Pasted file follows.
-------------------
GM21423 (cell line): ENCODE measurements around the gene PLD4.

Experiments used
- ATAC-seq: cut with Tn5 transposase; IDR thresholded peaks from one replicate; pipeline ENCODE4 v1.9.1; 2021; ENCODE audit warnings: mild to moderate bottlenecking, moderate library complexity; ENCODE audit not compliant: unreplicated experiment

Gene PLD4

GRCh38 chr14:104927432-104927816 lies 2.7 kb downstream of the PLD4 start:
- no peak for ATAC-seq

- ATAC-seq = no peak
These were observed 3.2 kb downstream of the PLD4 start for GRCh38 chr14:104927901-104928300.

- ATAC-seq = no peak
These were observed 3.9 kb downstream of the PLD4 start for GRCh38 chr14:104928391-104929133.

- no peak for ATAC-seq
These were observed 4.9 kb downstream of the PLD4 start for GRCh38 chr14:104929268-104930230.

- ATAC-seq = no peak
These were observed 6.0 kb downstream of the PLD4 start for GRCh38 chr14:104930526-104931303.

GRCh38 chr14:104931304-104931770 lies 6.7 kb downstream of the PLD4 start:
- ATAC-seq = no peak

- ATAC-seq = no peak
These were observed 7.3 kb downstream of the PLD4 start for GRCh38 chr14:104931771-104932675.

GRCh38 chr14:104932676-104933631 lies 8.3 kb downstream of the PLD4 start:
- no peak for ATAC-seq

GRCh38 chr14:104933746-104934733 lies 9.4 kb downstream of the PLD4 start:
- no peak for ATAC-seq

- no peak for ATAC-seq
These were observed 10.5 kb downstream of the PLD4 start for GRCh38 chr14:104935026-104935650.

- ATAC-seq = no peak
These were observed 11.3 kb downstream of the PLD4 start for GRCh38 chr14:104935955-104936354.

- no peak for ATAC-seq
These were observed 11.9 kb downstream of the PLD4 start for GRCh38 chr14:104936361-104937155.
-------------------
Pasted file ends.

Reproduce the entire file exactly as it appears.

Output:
GM21423 (cell line): ENCODE measurements around the gene PLD4.

Experiments used
- ATAC-seq: cut with Tn5 transposase; IDR thresholded peaks from one replicate; pipeline ENCODE4 v1.9.1; 2021; ENCODE audit warnings: mild to moderate bottlenecking, moderate library complexity; ENCODE audit not compliant: unreplicated experiment

Gene PLD4

GRCh38 chr14:104927432-104927816 lies 2.7 kb downstream of the PLD4 start:
- no peak for ATAC-seq

- ATAC-seq = no peak
These were observed 3.2 kb downstream of the PLD4 start for GRCh38 chr14:104927901-104928300.

- ATAC-seq = no peak
These were observed 3.9 kb downstream of the PLD4 start for GRCh38 chr14:104928391-104929133.

- no peak for ATAC-seq
These were observed 4.9 kb downstream of the PLD4 start for GRCh38 chr14:104929268-104930230.

- ATAC-seq = no peak
These were observed 6.0 kb downstream of the PLD4 start for GRCh38 chr14:104930526-104931303.

GRCh38 chr14:104931304-104931770 lies 6.7 kb downstream of the PLD4 start:
- ATAC-seq = no peak

- ATAC-seq = no peak
These were observed 7.3 kb downstream of the PLD4 start for GRCh38 chr14:104931771-104932675.

GRCh38 chr14:104932676-104933631 lies 8.3 kb downstream of the PLD4 start:
- no peak for ATAC-seq

GRCh38 chr14:104933746-104934733 lies 9.4 kb downstream of the PLD4 start:
- no peak for ATAC-seq

- no peak for ATAC-seq
These were observed 10.5 kb downstream of the PLD4 start for GRCh38 chr14:104935026-104935650.

- ATAC-seq = no peak
These were observed 11.3 kb downstream of the PLD4 start for GRCh38 chr14:104935955-104936354.

- no peak for ATAC-seq
These were observed 11.9 kb downstream of the PLD4 start for GRCh38 chr14:104936361-104937155.